From Baptist Health South Florida
3 min. read
Life with “essential tremor” — one of the most common movement disorders — is disruptive and debilitating. So much that just handling a glass of water is a challenging task. Nan Levy knows all about it. She had been dealing with her tremor for at least 12 years.
At one point, the outlook was bleak, she recalls. One neurologist told her there was nothing that can be done. And she knew that the condition is progressive because her mother suffered from it. “My mother had it in her latter days. She passed away at age 95. I was her caretaker and she had it to the point where she couldn’t eat normally,” she recalls.
“When I met him, I felt so at ease,” she says. “He was easy to speak with, and he explained everything in details, answered all my questions that I had.”
(Watch video: Hear from patient, Nan Levy, and neurosurgeon Justin Sporrer, M.D., with Miami Neuroscience Institute, about high-intensity focused ultrasound, or HiFU. Video by Carol Higgins.)
Dr. Sporrer explained to Ms. Levy that he could help her overcome essential tremor with a minimally invasive procedure at the Institute that involves the most advanced technology to treat the condition.
It’s called high-intensity focused ultrasound, or HiFU. It’s only in a few facilities in the United States, including Miami Neuroscience Institute. HiFU sends more than 1,000 beams of ultrasound through the skull to a specific location of the brain. There, sound waves converge and hit and destroy lesions or problem areas, such as those that are disrupting an abnormal circuit in the brain.
“I think of essential tremor as a problem of a circuit in the brain,” explains Dr. Sporrer. “There’s not one part of the brain that controls tremor. It’s a miscommunication between many different parts of the brain. And so, I think of it as a string of Christmas lights, where there are flickers because one of the bulbs is bad. And what we’re able to do is take out that one so that the rest can light up and perform well.”
The results from HiFU are immediate and remarkable. “And so, they’re not even out of the machine or out of the MRI room when they start to see that their writing or their hand movements have completely changed,” says Dr. Sporrer.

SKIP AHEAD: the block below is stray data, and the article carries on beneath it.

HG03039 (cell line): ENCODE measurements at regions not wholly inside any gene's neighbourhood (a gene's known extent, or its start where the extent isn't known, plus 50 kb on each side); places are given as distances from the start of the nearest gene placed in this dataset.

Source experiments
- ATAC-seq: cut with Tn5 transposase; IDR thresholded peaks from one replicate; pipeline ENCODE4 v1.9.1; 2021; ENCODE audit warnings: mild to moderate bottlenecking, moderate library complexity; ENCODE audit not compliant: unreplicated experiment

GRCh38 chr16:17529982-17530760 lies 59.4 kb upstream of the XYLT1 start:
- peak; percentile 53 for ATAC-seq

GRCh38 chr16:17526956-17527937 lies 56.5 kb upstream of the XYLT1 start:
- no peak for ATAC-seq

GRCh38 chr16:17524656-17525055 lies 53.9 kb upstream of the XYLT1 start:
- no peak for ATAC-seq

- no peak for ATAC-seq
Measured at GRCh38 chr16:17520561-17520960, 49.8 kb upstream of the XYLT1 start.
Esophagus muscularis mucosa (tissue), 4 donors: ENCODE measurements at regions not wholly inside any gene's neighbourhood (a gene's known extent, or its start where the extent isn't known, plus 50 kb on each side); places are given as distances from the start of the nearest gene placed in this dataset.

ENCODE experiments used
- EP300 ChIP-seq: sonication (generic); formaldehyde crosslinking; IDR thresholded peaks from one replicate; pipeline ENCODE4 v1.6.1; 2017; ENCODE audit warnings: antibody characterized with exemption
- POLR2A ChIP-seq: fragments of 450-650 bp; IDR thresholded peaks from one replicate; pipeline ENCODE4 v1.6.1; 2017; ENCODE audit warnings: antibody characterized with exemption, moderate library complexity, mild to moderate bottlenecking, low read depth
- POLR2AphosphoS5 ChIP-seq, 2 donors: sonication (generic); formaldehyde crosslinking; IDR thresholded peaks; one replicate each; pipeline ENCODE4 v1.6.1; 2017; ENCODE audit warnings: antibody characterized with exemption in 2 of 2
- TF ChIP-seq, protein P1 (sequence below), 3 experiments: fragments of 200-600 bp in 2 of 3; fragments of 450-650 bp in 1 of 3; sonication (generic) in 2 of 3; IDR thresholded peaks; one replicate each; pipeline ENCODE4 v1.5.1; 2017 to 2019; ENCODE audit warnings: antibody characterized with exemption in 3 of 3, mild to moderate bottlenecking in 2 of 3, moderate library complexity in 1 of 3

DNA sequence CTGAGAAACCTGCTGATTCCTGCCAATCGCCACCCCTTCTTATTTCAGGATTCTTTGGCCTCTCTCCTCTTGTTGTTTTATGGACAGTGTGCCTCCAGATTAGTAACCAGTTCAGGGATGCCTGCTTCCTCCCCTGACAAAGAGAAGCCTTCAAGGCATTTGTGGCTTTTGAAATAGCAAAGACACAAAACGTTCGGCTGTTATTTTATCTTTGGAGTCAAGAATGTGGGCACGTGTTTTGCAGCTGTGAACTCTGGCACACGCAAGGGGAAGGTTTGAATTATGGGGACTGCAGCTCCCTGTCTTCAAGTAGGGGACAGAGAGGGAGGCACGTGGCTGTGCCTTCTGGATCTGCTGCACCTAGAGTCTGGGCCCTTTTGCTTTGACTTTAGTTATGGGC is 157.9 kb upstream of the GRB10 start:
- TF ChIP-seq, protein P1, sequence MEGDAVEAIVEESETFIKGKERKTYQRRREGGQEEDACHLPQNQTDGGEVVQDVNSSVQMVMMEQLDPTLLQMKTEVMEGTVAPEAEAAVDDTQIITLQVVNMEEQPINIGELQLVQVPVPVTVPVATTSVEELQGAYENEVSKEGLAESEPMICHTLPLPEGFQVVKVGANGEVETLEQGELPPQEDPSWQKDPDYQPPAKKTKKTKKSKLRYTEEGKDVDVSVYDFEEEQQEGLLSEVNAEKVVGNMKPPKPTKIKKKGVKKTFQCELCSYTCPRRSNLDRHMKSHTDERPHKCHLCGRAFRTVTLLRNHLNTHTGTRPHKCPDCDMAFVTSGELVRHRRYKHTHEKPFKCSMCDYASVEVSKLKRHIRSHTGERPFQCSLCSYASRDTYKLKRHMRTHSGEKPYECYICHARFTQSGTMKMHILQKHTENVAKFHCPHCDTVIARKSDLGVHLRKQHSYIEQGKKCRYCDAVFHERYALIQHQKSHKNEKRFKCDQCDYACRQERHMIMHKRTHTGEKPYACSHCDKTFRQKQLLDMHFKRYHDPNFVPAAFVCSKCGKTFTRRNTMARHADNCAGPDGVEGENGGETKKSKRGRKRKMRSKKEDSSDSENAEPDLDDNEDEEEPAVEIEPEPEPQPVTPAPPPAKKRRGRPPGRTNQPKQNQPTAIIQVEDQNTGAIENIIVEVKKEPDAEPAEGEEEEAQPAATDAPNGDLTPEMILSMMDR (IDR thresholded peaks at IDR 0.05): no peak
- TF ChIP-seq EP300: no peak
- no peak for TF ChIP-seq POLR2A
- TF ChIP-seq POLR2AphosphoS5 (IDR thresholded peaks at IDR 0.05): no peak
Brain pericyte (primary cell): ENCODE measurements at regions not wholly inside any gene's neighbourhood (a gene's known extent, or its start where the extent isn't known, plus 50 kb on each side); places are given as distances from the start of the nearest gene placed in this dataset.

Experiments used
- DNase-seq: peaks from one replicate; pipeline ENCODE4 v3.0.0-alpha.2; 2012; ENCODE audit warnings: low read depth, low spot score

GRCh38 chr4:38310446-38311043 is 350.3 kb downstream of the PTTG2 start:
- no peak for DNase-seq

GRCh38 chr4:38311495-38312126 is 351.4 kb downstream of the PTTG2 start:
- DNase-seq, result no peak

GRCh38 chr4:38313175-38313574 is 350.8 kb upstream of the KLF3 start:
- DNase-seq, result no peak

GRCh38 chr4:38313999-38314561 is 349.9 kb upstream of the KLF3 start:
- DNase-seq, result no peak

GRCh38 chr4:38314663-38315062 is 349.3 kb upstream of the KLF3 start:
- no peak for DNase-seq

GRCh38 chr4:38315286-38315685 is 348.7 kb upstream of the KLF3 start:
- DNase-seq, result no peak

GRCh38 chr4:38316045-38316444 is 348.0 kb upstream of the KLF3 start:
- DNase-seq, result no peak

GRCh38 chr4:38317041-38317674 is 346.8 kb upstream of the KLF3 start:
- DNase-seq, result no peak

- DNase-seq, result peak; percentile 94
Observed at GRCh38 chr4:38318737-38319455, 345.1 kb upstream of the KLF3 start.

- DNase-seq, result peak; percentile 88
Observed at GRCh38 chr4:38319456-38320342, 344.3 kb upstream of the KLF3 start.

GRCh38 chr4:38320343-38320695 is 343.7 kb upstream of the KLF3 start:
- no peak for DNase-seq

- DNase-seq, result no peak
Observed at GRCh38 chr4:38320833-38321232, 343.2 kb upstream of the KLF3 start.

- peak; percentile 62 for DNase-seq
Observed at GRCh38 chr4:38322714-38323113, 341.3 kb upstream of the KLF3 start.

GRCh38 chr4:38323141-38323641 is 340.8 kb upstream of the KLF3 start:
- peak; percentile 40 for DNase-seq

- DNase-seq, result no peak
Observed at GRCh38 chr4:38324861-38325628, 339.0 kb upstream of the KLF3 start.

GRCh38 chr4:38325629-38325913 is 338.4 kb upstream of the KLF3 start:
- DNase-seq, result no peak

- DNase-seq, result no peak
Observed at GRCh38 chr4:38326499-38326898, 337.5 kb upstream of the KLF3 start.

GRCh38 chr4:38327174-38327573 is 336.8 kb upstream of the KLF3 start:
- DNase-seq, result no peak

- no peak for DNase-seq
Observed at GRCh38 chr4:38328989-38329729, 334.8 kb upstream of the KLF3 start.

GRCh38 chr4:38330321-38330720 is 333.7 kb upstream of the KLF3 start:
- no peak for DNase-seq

Ms. Levy was certainly apprehensive at first. “When I learned I had to shave my head, I had visions,” she recalls. “I could only imagine what I would look like, and I’m saying, ‘That’s going to be a little scary.’ I’m looking forward to a more natural way of living to be able to sit at a meal and not be embarrassed. I get so excited about it that I can hardly wait for it to happen.”
And now, the striking transformation has occurred, as usually happens with HiFU. She can draw straight or wiggle-free lines and take a drink of water with a steady hand.
“It can seem like science fiction because we are making a change without making any incisions,” says Dr. Sporrer. “The results are so fast, and essentially, we didn’t touch the patient. So, it can feel like science fiction, but it’s real.”
Ms. Levy is grateful that her children could benefit from HiFU if they are ever diagnosed with essential tremor, as was their mother and grandmother.
“I have three children, two girls and a boy, and I think that they’re going to benefit from what I am doing if they should be stricken with this. So, to me, I’m helping them to plan for anything like that happening.”
Ms. Levy is adamant about telling others who are suffering from essential tremor to follow in her steps. “This is a praise. This is a high five. This is everything. Just be brave enough to say, ‘Yes, I’ll do it,’ and go forward. And you will never regret it, never.”
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